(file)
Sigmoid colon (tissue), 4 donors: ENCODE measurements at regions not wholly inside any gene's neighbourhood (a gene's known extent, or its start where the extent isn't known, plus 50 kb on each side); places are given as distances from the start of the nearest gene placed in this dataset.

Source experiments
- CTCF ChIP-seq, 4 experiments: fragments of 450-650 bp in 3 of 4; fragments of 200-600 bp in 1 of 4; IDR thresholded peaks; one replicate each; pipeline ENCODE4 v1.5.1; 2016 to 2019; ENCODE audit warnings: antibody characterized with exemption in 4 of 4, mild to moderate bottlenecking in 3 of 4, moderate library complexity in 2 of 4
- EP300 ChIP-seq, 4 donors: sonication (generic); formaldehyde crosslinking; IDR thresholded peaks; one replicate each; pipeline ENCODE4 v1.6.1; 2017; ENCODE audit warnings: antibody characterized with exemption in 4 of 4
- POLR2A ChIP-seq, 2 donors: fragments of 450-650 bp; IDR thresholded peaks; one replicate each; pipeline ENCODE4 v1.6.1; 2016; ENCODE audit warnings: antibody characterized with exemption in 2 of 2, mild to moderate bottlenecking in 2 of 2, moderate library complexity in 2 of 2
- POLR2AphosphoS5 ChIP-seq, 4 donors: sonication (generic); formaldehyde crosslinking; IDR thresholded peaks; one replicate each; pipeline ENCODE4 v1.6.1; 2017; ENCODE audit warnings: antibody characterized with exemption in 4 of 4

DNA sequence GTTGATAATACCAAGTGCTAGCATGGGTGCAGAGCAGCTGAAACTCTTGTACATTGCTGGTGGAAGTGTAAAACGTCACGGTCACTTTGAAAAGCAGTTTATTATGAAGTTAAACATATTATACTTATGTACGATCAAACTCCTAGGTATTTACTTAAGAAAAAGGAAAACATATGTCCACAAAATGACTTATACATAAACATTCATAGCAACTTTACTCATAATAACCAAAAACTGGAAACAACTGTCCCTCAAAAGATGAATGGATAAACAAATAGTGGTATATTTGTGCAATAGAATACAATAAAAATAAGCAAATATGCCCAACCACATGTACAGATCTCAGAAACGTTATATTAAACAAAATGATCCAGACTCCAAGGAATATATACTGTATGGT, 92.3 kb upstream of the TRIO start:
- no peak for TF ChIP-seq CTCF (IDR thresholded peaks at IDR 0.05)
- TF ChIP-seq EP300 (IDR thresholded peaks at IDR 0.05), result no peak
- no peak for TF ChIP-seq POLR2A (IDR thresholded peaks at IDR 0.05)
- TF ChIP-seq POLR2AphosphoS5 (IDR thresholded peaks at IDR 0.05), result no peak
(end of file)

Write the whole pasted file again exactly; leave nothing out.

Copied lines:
Sigmoid colon (tissue), 4 donors: ENCODE measurements at regions not wholly inside any gene's neighbourhood (a gene's known extent, or its start where the extent isn't known, plus 50 kb on each side); places are given as distances from the start of the nearest gene placed in this dataset.

Source experiments
- CTCF ChIP-seq, 4 experiments: fragments of 450-650 bp in 3 of 4; fragments of 200-600 bp in 1 of 4; IDR thresholded peaks; one replicate each; pipeline ENCODE4 v1.5.1; 2016 to 2019; ENCODE audit warnings: antibody characterized with exemption in 4 of 4, mild to moderate bottlenecking in 3 of 4, moderate library complexity in 2 of 4
- EP300 ChIP-seq, 4 donors: sonication (generic); formaldehyde crosslinking; IDR thresholded peaks; one replicate each; pipeline ENCODE4 v1.6.1; 2017; ENCODE audit warnings: antibody characterized with exemption in 4 of 4
- POLR2A ChIP-seq, 2 donors: fragments of 450-650 bp; IDR thresholded peaks; one replicate each; pipeline ENCODE4 v1.6.1; 2016; ENCODE audit warnings: antibody characterized with exemption in 2 of 2, mild to moderate bottlenecking in 2 of 2, moderate library complexity in 2 of 2
- POLR2AphosphoS5 ChIP-seq, 4 donors: sonication (generic); formaldehyde crosslinking; IDR thresholded peaks; one replicate each; pipeline ENCODE4 v1.6.1; 2017; ENCODE audit warnings: antibody characterized with exemption in 4 of 4

DNA sequence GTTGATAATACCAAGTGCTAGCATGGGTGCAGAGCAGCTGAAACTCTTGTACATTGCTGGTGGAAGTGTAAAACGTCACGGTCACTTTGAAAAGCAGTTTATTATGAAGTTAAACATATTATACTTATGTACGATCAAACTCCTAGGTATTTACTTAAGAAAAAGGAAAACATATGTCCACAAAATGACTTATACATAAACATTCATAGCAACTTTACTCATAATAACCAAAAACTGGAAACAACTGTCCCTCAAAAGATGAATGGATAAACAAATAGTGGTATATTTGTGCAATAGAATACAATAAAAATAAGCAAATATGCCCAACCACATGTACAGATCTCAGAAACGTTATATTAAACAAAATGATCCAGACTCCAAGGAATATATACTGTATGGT, 92.3 kb upstream of the TRIO start:
- no peak for TF ChIP-seq CTCF (IDR thresholded peaks at IDR 0.05)
- TF ChIP-seq EP300 (IDR thresholded peaks at IDR 0.05), result no peak
- no peak for TF ChIP-seq POLR2A (IDR thresholded peaks at IDR 0.05)
- TF ChIP-seq POLR2AphosphoS5 (IDR thresholded peaks at IDR 0.05), result no peak